Former US ambassador: Idea to invite Kim Jong Un to US for 'orientation trip' was rejected

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UNITED NATIONS — A former ambassador to South Korea says he once suggested that Kim Jong Un be invited to the United States for an "orientation trip" when Kim's father still led North Korea, but the idea was rejected — which he calls a mistake.

Donald Gregg spoke to reporters Friday about his new memoir. He said he wrote to Vice President Joe Biden when Biden was still leading the Senate's foreign relations committee, saying the young Kim should be invited because he was educated abroad, spoke some English and would be in power for decades.

But Gregg said the idea was brushed aside amid worries about what Republicans might think, "so we missed doing something. I think there was a chance for us to act early on and make a huge difference in a young man who's going to be around for a long, long time."

The former ambassador led the Korea Society at the time and now chairs the Pacific Century Institute. Kim took power of nuclear-armed North Korea after his father, Kim Jong Il, died in late 2011.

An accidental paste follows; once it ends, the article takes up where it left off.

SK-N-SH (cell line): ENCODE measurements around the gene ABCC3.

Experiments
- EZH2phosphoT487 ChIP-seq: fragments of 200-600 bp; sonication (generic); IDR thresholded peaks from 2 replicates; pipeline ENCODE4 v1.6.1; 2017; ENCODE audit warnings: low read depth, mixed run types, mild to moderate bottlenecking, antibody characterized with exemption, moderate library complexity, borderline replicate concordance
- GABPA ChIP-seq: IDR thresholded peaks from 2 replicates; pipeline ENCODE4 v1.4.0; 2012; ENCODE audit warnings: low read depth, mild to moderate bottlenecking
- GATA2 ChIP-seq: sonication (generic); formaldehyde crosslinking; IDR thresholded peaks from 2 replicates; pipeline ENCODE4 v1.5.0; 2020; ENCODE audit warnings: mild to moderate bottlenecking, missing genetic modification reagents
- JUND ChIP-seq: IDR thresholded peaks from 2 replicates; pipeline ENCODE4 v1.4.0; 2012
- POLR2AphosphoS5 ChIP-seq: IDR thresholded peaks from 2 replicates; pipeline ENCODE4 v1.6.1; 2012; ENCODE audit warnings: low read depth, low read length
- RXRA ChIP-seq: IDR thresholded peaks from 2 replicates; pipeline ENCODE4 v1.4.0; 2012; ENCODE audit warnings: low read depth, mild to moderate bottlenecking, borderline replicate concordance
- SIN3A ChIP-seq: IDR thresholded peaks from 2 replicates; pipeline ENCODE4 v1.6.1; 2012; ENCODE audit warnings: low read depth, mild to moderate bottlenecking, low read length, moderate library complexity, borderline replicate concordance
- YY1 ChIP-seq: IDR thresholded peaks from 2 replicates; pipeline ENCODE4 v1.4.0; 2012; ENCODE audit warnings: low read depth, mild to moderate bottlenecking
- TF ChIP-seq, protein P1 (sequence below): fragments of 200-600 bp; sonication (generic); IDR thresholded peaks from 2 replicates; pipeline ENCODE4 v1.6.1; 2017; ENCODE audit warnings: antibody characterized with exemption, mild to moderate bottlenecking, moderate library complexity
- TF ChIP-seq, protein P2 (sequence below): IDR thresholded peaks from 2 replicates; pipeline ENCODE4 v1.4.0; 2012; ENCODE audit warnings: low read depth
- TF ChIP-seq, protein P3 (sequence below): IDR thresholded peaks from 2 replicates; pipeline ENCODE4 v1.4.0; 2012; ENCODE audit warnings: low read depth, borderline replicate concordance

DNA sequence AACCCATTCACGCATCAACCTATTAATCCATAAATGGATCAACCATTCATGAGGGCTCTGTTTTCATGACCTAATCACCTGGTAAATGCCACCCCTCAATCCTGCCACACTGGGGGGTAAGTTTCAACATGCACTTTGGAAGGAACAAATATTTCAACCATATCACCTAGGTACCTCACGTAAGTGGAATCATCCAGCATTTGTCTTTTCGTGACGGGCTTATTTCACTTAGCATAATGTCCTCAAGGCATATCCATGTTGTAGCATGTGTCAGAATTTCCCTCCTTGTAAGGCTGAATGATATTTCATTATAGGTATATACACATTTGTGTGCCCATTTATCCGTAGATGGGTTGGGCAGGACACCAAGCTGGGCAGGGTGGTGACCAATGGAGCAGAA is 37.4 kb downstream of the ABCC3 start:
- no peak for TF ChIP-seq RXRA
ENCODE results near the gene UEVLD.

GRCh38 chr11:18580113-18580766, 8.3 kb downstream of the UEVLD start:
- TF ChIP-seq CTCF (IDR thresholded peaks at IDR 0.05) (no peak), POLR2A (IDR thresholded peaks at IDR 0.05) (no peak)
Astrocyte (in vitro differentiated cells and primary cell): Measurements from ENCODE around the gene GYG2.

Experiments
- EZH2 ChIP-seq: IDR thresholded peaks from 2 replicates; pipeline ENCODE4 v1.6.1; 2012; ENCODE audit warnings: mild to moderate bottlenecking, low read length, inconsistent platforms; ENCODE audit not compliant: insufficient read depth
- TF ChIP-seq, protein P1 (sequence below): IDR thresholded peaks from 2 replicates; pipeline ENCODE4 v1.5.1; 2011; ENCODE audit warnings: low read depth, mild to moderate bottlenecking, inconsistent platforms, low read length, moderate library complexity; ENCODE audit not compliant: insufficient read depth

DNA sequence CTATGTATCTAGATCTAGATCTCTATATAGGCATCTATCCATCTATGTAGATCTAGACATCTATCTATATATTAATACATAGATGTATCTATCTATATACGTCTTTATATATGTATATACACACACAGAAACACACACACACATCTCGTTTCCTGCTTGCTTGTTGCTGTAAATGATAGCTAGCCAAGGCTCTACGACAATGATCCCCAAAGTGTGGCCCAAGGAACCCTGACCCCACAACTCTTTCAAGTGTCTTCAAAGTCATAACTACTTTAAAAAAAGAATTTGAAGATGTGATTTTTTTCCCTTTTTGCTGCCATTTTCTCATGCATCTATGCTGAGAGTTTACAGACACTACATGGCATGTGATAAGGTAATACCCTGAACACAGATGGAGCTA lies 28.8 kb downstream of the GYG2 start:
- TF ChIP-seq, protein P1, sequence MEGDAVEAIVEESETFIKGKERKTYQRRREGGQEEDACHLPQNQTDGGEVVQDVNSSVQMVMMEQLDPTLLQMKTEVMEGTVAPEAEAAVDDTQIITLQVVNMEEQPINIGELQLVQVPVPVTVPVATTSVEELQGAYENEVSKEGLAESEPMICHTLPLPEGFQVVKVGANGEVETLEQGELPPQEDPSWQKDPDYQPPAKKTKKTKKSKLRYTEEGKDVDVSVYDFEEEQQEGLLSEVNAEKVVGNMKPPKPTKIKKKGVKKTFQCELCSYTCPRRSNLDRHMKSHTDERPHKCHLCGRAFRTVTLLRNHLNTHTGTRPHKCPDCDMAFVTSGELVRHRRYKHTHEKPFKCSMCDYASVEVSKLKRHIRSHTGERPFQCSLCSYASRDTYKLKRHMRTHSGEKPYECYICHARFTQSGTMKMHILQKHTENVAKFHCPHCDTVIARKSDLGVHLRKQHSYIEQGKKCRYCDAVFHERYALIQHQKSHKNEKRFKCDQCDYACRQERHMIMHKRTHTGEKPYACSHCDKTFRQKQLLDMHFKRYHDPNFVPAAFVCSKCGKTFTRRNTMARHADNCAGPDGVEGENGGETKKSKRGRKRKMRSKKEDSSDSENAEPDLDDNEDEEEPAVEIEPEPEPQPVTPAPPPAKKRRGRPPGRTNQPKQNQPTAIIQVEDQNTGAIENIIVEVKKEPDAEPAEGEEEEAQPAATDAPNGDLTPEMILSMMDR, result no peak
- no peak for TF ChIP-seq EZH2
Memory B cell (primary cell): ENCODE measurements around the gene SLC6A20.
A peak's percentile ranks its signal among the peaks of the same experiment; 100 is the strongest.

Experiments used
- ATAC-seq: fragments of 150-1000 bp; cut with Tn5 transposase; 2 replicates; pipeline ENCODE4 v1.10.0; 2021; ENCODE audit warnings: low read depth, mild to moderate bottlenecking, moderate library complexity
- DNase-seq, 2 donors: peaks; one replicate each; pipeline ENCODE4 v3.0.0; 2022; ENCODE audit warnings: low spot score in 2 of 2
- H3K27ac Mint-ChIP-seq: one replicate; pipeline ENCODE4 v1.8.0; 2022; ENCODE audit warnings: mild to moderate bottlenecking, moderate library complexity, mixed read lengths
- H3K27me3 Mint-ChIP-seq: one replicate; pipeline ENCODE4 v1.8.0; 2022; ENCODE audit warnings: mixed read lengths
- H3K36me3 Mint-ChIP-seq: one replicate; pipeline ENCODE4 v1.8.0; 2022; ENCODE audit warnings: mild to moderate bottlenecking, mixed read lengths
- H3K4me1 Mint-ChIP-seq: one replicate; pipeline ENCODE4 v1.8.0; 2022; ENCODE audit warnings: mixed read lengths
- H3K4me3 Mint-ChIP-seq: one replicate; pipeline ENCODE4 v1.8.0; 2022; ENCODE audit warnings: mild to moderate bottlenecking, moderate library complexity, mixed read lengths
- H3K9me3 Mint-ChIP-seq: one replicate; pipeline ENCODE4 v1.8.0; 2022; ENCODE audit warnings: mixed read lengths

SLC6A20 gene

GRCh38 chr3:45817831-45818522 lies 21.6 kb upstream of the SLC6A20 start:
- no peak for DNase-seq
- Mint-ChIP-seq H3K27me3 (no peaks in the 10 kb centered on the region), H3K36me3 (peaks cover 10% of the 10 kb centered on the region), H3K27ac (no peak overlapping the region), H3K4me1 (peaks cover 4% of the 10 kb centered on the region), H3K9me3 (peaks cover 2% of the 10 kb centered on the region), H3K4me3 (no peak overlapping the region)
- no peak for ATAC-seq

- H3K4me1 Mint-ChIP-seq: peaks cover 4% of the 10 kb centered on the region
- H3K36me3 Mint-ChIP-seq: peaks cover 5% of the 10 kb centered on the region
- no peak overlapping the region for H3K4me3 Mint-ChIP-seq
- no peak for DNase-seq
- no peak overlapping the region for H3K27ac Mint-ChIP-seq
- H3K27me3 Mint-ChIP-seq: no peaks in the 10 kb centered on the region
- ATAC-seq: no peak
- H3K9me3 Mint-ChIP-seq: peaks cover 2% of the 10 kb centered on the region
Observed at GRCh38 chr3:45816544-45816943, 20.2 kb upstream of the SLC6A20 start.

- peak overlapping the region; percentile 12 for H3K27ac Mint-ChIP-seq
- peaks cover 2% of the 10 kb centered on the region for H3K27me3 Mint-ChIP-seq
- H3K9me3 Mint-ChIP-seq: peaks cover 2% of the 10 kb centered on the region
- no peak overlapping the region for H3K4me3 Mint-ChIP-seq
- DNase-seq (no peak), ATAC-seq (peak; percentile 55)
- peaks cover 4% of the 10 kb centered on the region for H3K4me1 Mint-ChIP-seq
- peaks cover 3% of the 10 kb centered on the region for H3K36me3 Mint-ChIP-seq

Gregg is highly critical of U.S. policy on North Korea under presidents Barack Obama and George W. Bush, saying he once hand-carried an offer to re-start North Korea-U.S. talks into the Bush White House and was told that talks would only reward "bad behavior."

Obama has never had anyone close to him who understands what's going on in North Korea and there's "no political support whatsoever" for changing the current chilly situation, said Gregg, who has visited the country six times, most recently last year.

"Most of our Korea experts are under the misapprehension that North Korea is going to collapse," he said.

Gregg said Kim Jong Un is willing to be like his gregarious grandfather, Kim Il Sung, instead of his more withdrawn father. "So here's a guy who wants to talk, and we need to start talking with him." He said Secretary of State John Kerry and top U.S. nuclear negotiator Wendy Sherman have the intelligence to do it but must be exhausted from marathon talks with Iran over nuclear issues.

"So I don't see any major changes coming, I regret to say," Gregg said. "I'd love to be surprised." He said the country playing its card most adeptly right now with North Korea is Russia, which has invited Kim Jong Un to Moscow next month for what would be his first official foreign visit as leader.

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